Headrest, 19th–20th century
Uganda; Karimoja peoples
Wood, copper, pigment
8 15/16 x 13 1/4 x 4 1/8 in. (22.8 x 33.7 x 10.5 cm)
The Michael C. Rockefeller Memorial Collection, Purchase, Nelson A. Rockefeller Gift, 1972 (1978.412.643)
The use of headrests in southern Africa is ancient and has been traced as far back as the twelfth-century archaeological site of Mapungubwe, an urban center along the Limpopo River. There, evidence of gold sheeting believed to have adorned a long-disintegrated wooden headrest has been recovered.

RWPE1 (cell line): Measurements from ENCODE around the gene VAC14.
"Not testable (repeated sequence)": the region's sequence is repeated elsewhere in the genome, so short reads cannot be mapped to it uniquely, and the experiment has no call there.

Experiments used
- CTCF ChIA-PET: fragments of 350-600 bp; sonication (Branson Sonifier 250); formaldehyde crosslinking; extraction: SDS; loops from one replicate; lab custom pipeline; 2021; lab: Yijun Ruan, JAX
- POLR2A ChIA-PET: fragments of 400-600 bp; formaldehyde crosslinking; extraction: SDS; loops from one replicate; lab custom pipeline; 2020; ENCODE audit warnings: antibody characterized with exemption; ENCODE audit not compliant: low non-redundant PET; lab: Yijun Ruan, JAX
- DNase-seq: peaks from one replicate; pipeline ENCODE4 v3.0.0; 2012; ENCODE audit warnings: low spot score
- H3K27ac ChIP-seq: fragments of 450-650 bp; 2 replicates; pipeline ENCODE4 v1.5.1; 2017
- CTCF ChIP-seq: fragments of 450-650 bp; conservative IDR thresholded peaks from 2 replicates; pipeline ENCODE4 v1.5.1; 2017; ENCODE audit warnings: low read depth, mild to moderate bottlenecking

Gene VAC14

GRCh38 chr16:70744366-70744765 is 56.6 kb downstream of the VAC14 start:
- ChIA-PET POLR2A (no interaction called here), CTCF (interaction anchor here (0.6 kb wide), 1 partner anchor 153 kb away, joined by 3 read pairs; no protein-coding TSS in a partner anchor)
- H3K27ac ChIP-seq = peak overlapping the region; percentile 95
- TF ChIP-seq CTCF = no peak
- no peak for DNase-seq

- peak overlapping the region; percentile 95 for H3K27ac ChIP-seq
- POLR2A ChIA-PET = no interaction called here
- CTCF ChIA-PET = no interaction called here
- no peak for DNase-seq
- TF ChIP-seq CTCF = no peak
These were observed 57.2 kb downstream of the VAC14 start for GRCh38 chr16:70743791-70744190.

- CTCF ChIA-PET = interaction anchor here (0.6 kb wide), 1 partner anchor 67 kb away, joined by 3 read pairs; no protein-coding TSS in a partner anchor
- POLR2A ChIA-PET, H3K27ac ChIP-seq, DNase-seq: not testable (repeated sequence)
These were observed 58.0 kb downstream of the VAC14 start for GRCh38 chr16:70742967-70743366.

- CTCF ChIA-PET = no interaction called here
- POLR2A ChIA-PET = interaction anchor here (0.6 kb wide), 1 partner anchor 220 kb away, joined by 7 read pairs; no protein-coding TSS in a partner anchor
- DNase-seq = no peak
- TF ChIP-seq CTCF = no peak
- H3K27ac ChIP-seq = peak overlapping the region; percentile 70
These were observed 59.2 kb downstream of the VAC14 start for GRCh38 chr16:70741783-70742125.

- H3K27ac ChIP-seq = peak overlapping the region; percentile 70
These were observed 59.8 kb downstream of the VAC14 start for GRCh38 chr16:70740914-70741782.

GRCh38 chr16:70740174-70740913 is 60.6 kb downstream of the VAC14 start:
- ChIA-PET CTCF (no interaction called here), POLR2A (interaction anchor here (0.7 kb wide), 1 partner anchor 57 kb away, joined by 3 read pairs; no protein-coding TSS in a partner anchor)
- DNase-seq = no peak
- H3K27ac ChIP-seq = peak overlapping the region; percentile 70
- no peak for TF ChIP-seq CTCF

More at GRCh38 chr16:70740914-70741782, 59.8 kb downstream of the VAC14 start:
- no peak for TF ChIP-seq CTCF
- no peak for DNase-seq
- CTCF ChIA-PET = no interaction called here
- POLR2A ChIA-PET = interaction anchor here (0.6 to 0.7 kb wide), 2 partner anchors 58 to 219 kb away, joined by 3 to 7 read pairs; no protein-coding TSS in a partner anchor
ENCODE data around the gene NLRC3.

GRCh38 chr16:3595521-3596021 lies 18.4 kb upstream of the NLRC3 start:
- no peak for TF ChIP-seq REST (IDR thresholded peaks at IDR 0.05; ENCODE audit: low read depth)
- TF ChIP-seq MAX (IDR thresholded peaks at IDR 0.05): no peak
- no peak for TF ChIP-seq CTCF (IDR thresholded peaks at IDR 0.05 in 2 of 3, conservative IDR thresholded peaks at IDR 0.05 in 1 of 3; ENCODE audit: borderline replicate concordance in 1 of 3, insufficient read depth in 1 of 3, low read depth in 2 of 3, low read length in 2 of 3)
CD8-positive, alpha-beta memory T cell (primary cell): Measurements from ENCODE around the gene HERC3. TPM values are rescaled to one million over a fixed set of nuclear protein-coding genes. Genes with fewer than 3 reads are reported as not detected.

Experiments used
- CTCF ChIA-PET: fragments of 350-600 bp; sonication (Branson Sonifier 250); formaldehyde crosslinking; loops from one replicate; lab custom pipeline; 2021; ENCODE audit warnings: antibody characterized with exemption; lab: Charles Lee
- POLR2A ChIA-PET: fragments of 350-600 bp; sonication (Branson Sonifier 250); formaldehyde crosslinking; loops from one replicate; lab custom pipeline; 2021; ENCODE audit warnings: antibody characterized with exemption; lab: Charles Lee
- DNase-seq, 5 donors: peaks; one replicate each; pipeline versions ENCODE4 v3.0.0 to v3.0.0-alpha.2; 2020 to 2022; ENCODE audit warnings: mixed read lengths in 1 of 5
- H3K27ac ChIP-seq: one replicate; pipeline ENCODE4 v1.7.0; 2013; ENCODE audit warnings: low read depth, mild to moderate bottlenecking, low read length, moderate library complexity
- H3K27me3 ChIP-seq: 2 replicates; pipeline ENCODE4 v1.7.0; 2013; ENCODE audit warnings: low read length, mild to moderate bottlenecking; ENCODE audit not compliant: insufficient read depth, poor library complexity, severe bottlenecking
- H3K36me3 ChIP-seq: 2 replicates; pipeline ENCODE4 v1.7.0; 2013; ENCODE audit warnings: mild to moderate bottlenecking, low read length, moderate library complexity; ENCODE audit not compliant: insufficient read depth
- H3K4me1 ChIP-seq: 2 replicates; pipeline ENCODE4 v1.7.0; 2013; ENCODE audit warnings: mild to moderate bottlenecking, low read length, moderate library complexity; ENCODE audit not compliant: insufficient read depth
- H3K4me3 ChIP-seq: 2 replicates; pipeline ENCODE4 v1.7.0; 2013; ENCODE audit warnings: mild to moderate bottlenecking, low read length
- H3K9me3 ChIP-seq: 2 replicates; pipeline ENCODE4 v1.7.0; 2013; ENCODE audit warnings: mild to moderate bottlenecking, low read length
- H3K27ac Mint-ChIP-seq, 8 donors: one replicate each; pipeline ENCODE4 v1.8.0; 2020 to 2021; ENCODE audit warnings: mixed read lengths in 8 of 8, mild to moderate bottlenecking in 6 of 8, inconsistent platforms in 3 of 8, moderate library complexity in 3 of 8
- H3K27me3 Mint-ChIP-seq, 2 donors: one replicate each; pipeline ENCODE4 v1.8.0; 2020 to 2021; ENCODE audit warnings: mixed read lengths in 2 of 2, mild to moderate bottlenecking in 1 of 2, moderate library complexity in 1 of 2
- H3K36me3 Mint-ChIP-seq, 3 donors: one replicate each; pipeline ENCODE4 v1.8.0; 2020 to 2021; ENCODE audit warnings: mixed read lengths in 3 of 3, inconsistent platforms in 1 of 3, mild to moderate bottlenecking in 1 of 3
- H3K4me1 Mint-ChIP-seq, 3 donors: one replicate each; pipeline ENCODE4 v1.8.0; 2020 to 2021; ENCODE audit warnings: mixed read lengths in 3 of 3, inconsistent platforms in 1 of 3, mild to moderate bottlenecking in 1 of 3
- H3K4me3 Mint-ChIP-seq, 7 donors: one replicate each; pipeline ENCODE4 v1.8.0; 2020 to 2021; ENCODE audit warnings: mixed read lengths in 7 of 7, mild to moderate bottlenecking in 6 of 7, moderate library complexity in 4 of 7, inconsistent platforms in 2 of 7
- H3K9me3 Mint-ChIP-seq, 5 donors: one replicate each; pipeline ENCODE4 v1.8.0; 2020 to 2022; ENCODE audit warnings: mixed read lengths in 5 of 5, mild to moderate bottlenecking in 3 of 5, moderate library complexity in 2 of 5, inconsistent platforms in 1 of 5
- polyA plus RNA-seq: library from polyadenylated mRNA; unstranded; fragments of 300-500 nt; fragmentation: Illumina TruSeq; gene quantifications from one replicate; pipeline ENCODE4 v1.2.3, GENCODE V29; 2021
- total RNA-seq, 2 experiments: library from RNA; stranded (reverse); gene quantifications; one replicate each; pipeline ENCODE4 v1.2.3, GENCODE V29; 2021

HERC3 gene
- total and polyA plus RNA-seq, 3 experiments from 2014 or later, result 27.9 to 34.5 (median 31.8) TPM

While headrests are designed to serve a functional purpose—to support the head while sleeping in order to protect elaborate hairstyles—their intimate connection with their owners is such that they are also seen as precious vehicles for communicating with an ancestral realm. In many instances, such artifacts are buried with their owners along with other personal items.